Front Page Titles (by Subject) 1: Capitalist Ethics and the Impracticability of Socialism - Socialism: An Economic and Sociological Analysis
The Online Library of Liberty
A project of Liberty Fund, Inc.
Search this Title:
1: Capitalist Ethics and the Impracticability of Socialism - Ludwig von Mises, Socialism: An Economic and Sociological Analysis 
Socialism: An Economic and Sociological Analysis, trans. J. Kahane, Foreword by F.A. Hayek (Indianapolis: Liberty Fund, 1981).
About Liberty Fund:
Liberty Fund, Inc. is a private, educational foundation established to encourage the study of the ideal of a society of free and responsible individuals.
The copyright to this edition, in both print and electronic forms, is held by Liberty Fund, Inc.
Fair use statement:
This material is put online to further the educational goals of Liberty Fund, Inc. Unless otherwise stated in the Copyright Information section above, this material may be used freely for educational and academic purposes. It may not be used in any way for profit.
Capitalist Ethics and the Impracticability of Socialism
In the expositions of Ethical Socialism one constantly finds the assertion that it presupposes the moral purification of men. As long as we do not succeed in elevating the masses morally we shall be unable to transfer the socialist order of society from the sphere of ideas to that of reality. The difficulties in the way of Socialism lie exclusively, or predominantly, in men’s moral shortcomings. Some writers doubt whether this obstacle will ever be overcome; others are content to say that the world will not be able to achieve Socialism for the present or in the immediate future.
We have been able to show why the socialist economy is impracticable: not because men are morally too base, but because the problems that a socialist order would have to solve present insuperable intellectual difficulties. The impracticability of Socialism is the result of intellectual, not moral, incapacity. Socialism could not achieve its end, because a socialist economy could not calculate value. Even angels, if they were endowed only with human reason, could not form a socialistic community.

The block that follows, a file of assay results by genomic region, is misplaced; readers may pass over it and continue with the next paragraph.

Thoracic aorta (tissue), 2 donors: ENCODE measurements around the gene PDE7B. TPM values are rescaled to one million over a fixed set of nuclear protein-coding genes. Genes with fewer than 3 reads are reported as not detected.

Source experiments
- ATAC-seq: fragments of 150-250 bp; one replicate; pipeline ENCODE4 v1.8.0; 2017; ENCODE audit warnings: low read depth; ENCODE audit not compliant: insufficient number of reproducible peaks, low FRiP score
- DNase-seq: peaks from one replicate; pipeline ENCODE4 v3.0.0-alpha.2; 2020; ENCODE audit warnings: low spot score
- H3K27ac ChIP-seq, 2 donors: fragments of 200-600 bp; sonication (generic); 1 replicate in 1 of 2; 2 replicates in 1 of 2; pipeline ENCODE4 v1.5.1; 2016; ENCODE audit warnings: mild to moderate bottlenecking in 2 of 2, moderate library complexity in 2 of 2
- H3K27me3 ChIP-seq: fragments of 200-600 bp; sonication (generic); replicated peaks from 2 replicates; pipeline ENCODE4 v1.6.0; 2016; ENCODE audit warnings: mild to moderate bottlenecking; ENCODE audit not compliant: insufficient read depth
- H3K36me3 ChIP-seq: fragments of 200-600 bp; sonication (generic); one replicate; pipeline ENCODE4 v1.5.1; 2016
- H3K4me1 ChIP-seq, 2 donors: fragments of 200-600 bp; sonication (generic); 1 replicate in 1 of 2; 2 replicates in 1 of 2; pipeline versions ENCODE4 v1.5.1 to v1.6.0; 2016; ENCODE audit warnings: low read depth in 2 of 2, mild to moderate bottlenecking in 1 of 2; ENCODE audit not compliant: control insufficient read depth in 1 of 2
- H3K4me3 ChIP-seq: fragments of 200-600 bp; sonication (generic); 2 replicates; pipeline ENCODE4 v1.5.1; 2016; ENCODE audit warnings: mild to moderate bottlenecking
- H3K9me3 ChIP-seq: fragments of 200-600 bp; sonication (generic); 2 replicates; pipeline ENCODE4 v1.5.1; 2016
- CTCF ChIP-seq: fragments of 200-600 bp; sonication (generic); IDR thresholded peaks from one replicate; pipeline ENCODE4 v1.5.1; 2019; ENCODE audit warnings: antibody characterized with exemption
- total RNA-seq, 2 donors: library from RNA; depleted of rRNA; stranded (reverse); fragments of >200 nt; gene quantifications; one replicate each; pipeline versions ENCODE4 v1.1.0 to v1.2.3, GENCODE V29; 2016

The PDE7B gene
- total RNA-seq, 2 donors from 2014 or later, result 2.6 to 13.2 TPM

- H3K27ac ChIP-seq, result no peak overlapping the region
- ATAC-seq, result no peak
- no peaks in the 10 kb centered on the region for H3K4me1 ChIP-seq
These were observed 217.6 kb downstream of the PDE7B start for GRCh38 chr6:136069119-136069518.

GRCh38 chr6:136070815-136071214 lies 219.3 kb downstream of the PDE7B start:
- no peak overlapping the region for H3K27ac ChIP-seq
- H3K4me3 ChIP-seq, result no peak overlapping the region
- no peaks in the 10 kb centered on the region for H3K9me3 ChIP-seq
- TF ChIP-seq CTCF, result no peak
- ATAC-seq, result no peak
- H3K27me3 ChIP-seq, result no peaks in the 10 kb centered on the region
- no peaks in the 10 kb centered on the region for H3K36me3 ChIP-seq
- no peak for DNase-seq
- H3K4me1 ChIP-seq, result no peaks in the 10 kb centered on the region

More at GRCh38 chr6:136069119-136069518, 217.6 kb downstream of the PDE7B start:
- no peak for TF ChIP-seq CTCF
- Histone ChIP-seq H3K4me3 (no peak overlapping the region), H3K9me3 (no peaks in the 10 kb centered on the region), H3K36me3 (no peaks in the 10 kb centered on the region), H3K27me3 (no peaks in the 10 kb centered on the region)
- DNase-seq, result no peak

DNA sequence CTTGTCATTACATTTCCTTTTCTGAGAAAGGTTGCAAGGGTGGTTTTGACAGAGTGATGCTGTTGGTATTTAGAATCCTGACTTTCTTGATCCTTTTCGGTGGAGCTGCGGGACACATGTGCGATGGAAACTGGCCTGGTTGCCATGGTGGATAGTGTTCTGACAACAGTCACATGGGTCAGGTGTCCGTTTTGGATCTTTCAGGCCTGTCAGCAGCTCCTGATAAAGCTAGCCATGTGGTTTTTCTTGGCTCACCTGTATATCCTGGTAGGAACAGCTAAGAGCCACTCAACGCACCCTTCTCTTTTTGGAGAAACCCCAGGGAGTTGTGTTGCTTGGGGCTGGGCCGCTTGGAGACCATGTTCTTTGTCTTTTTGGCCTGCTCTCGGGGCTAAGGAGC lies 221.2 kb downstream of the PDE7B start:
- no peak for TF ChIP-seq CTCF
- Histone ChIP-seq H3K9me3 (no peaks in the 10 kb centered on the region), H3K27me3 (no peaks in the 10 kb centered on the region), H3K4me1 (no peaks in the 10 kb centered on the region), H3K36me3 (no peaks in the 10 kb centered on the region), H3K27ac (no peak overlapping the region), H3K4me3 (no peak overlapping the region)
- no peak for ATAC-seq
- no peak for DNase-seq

If a socialist community were capable of economic calculation, it could be set up without any change in men’s moral character. In a socialist society different ethical standards would prevail from those of a society based on private ownership in the means of production. The temporary sacrifices demanded of the individual by society would be different. Yet it would be no more difficult to enforce the code of socialist morals than it is to enforce the code of capitalist morals, if there were any possibility of making objective computations within the socialist society. If a socialist society could ascertain separately the product of the labour of each single member of the society, his share in the social product could be calculated and his reward fixed proportionately to his productive contribution. Under such circumstances the socialist order would have no cause to fear that a comrade would fail to work with the maximum of energy for lack of any incentive to sweeten the toil of labour. Only because this condition is lacking, Socialism will have to construct for its Utopia a type of human being totally different from the race which now walks the earth, one to whom labour is not toil and pain, but joy and pleasure. Because such a calculus is out of the question, the Utopian socialist is obliged to make demands on men which are diametrically opposed to nature. This inadequacy of the human type which would cause the breakdown of Socialism, may appear to be of a moral order; on closer examination it turns out to be a question of intellect.